Aug
20
comment Interpretation of $\mathbf{y}^T(\mathbf{I}-\mathbf{H})\mathbf{y}$ in OLS
Thank you very much. Great explanation.
Aug
19
accepted Interpretation of $\mathbf{y}^T(\mathbf{I}-\mathbf{H})\mathbf{y}$ in OLS
Aug
19
asked Interpretation of $\mathbf{y}^T(\mathbf{I}-\mathbf{H})\mathbf{y}$ in OLS
Aug
5
comment Do you include papers that you contributed to but weren't cited as an author in on your CV?
Related: academia.stackexchange.com/questions/1112/…
Jul
6
comment Comparing Cox models
What do you mean when you say that you want to "[...] compare the parameter estimates obtained by these two different methods"? (But I suspect you meant "different models"?). Could you be more specific?
Jul
3
comment What causes differences in estimates of 95%CI of the mean across subgroups in Stata?
What is causing such behavior is the choice of the degrees of freedom for the t distribution from which the quantiles necessary to the calculation of the Cis are derived. For example, in your first example 26.33333 - invttail(20, .025)*3.122499=19.819911, while in your second example 26.33333 - invttail(58, .025)*3.122499=20.082969
Jun
29
awarded Popular Question
Jun
21
comment How to do Cox regression if we have a variable which violates an assumption?
Do you mean that it violates the proportional hazards assumption? You can look into Cox models with time-dependent (or time-varying) coefficients. For example see here: Heinzl, H., & Kaider, A. (1997). Gaining more flexibility in Cox proportional hazards regression models with cubic spline functions. Computer methods and programs in biomedicine, 54(3), 201-208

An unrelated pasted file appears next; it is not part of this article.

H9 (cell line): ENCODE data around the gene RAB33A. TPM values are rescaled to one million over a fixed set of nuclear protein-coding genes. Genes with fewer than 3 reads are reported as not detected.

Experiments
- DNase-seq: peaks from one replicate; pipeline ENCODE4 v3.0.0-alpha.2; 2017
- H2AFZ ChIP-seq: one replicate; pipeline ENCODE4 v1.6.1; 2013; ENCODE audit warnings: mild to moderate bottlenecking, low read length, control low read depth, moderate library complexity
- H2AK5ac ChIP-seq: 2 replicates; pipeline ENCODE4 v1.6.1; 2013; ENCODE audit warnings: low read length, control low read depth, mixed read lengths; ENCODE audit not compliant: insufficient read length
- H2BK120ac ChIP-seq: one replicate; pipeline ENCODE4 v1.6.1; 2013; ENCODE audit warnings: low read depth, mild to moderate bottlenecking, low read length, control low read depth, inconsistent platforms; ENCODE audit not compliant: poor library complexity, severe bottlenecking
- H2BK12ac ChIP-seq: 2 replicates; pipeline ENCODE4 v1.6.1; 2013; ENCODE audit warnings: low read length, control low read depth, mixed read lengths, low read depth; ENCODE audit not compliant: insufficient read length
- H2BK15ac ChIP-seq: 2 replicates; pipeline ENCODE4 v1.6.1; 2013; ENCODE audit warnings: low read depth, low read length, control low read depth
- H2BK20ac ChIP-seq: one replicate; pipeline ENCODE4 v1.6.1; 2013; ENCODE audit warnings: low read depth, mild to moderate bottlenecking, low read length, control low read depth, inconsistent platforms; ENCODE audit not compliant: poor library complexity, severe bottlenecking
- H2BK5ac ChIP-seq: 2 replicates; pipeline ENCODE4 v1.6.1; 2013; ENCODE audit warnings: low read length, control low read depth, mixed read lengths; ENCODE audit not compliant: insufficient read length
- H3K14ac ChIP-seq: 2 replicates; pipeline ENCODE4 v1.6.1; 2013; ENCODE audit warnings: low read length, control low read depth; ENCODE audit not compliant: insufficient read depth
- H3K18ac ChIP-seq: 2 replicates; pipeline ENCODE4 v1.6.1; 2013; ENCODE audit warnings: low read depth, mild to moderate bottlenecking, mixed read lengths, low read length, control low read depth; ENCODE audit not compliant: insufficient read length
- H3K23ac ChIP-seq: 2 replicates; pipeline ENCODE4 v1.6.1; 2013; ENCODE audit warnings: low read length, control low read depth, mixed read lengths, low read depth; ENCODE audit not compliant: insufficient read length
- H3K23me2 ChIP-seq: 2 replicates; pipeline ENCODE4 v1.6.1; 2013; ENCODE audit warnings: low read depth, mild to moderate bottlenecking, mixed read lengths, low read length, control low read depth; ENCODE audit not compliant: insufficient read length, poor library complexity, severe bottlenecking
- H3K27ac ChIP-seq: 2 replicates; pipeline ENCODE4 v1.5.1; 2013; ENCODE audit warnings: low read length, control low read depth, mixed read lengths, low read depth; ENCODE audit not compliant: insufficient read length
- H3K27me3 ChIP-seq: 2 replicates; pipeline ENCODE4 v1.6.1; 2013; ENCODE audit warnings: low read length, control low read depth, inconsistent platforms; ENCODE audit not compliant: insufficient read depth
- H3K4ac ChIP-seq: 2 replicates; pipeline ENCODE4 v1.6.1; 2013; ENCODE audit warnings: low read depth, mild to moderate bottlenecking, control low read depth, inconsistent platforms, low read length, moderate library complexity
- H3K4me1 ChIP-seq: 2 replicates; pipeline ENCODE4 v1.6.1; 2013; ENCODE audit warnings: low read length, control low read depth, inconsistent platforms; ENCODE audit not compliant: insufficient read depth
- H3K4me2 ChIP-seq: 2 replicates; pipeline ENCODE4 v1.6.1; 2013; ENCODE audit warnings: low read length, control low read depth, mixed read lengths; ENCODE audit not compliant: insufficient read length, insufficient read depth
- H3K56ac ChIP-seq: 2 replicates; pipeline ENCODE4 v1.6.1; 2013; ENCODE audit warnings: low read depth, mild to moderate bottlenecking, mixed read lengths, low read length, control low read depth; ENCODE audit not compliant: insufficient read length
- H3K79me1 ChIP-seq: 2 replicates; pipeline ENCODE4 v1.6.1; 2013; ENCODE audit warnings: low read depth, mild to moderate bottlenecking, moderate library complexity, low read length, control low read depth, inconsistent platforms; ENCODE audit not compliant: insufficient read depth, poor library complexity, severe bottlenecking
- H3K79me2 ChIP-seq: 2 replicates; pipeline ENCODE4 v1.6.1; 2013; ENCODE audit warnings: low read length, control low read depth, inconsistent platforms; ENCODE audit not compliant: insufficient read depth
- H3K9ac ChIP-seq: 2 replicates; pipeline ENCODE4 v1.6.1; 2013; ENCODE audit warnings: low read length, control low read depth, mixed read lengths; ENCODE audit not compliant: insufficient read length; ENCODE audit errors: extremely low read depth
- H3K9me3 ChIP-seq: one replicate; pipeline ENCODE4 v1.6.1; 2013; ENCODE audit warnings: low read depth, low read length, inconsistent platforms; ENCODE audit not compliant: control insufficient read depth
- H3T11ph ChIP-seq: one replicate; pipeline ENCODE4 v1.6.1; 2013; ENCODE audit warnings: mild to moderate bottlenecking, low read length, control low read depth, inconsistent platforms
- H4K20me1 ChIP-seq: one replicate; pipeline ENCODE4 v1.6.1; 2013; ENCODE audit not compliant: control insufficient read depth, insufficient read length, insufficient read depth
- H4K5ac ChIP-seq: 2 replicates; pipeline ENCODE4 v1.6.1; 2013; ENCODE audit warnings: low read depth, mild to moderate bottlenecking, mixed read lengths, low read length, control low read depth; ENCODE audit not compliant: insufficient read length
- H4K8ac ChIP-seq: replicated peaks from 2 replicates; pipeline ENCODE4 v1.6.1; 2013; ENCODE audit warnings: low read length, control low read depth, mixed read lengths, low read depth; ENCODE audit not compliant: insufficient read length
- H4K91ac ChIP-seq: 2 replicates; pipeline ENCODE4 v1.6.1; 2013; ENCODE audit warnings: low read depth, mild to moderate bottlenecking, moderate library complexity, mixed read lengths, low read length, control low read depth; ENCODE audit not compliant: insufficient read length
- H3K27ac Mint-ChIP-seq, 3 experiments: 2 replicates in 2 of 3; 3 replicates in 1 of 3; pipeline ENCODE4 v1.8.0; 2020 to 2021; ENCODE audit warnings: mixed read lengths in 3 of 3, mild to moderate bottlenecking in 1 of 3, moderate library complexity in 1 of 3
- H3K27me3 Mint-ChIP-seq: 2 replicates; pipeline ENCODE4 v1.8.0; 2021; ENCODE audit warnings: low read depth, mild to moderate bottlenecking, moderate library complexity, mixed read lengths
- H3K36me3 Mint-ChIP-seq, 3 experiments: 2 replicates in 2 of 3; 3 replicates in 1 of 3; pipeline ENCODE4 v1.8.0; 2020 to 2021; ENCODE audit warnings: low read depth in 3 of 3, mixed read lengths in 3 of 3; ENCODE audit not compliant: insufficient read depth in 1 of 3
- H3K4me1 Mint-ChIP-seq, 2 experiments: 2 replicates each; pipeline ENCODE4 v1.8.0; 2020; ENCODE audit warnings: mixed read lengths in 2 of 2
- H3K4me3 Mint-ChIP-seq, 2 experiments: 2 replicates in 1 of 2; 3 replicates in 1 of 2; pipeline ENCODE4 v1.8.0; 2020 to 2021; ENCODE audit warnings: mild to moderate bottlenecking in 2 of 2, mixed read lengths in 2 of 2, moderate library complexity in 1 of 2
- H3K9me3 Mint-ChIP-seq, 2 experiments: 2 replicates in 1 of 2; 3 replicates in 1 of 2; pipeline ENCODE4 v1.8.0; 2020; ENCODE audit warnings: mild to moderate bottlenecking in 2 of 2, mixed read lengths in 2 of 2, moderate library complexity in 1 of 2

Jun
17
comment Listing acknowledgments on CV
See academia.stackexchange.com/questions/1112/…
May
27
comment What is the right way of computing baseline hazard rate
Besides piecewise exponential models (Poisson) with splines to model the baseline hazard suggested by AdamO, an alternative is using Royston-Parmar models (flexible parametric survival models)
Apr
16
comment PH assumption: categorical variable (1 category does not interact with time)
Creating dummy variables beforehand is a possible way to go. In this example, the variable drug has 3 levels (2 dummy variables in the model), but I let only one of the 2 dummy variables (i.e. only one of the drugs, here) to interact with log(time): webuse cancer xi i.drug stcox i.drug, tvc(_Idrug_3) texp(log(_t)) - hope the syntax is clear
Apr
14
comment Is $R^2$ useful or dangerous?
@probabilityislogic Do you have a reference for the relation between $AIC$ and $R^2$?
Mar
25
comment Discrepancy between metafor and weighted lm() standard errors
The PDF manual for Stata's vwls command contains the answer to your question: stata.com/manuals13/rvwls.pdf See Section "Remarks and examples".
Mar
14
comment Can p-value = <0.05 with CI that includes 0 using chi2 in Stata?
Quickly: the standard errors used to calculate the test and the CI are different. Take a look at the PDF of the Stata User's Guide (help prtest).
Mar
1
comment A Book for Multiple Regression and Multivariate analysis
I really like Applied Regression Analysis by Draper and Smith. It covers also topic in which you might not be interested (ridge regression, nonlinear estimation, GLM...), but the parts on linear regression are outstanding, in my opinion. The chapters on the geometry of least squares are probably the best part of this book.
Feb
22
comment Is the likelihood a true function?
Why the bayesian tag?
Feb
16
awarded Yearling
Feb
16
awarded Yearling
Dec
23
comment Required number for logistic regression
If you have say 100 subjects, 20 of whom die and 80 survive, then according to this rule of thumb you should have no more than 2 covariates (predictor variables) in your model. In fact, with 2 covariates the condition is satisfied: $\frac{\min(20,80)}{2} \ge 10$, while with 3 covariates it is not $\frac{\min(20,80)}{3}<10$
Oct
16
awarded Good Question
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